#18 by Michel King on December 29, 2012 - 8:51 pm
I know. (Insert slight pout, hands in pokets, and ground nudging toe here)
Comfort zones are just so… comfortable. LOL BUT, I know that to succeed will require a massive shove out of my “Stalling Stella” mindset. It may not be profitable to stall, but it “feels” safer than diving into something unknown. Crazy how the mind does that, isn’t it?
Thank you for the support and clarification. I think I may need to get a little better connected to WANA. I can’t be the only person clucking right now. LOL
#19 by Widdershins on December 29, 2012 - 4:30 pm
Hiya Mitchel … I’m planning on jumping in the deep end this year … erm, 2013, that is … expressly because of this SOF. (State of Flux)
With the base understanding that I’ve crafted the best product I can, what’s the worst thing that can happen?
No-one buys my work.
No-one dies from that. (unless they quit their day job and hoped to live high on the hog from their royalties!)
We retreat for a while and lick our wounds, then we try again. Somewhere else, something different. Because there are so many options to choose from at this particular point in Time.
#20 by Michel King on December 29, 2012 - 8:45 pm
LOL I know, right? “But someone said they didn’t like it! Wwwaaaahhh!!” LOL I’m only laughing because it does hurt just a little when no-one bites. But, you are absolutely correct. If no-one buys the work it is not the end of the world.
I think part of the problem, at least on my end, is that there are SO many choices available so it is confusing and a bit bewildering. Awesomely inspiring and empowering, but also a bit scary. AH!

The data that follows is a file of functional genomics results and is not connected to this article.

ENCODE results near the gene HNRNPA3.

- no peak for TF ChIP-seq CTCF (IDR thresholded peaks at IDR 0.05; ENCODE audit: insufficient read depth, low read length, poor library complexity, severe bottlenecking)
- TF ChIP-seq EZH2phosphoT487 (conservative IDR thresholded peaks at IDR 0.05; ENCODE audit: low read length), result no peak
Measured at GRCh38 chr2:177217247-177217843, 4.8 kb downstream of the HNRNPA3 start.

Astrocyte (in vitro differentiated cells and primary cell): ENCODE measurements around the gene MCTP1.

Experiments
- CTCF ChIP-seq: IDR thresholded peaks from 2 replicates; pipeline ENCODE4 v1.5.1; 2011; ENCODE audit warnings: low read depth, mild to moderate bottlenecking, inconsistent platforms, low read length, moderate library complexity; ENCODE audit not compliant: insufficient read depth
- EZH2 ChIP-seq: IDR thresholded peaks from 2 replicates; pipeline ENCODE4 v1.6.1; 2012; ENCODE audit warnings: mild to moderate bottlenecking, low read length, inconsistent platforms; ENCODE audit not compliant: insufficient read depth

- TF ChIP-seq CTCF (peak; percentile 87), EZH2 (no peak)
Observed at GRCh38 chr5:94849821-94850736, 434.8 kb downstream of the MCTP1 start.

I think in the end I will have to take a chance and run as far and as fast as I can, because I am one of those stallers. Too afraid to fail or succeed that I end up stalling indeffinitely. Horrible, I know.
Thank you for your enthusiasm. It does help to know there are people who aren’t as chicken as I am (though really that’s not all that hard to accomplish, lol)! XD
#21 by Widdershins on December 30, 2012 - 12:59 am
Just so you know, I’m also quaking in my boots at the thought of it!
#22 by Pauline Baird Jones on December 30, 2012 - 10:53 am
I blogged last May about fear, and sort of about writing. The main point is that it FEELS life threatening, but it’s not. 🙂
Here is the link in case you’re interested: http://www.paulinebjones.com/BlogWP/dancing-with-fear
It’s a blog post about an essay I read many years ago, and dig out when fear drags at my wings. 🙂
#23 by colonialist on December 29, 2012 - 3:44 pm
This post should be a must on every writer’s reading list. You have set out the issues logically and compellingly.
I wish there were PR people who would take the challenge of providing a win/win service for good writers of ‘getting them out there’ on some sort of commission on sales basis. Like all writers I want to spend more time on writing my novels and far less on promotion.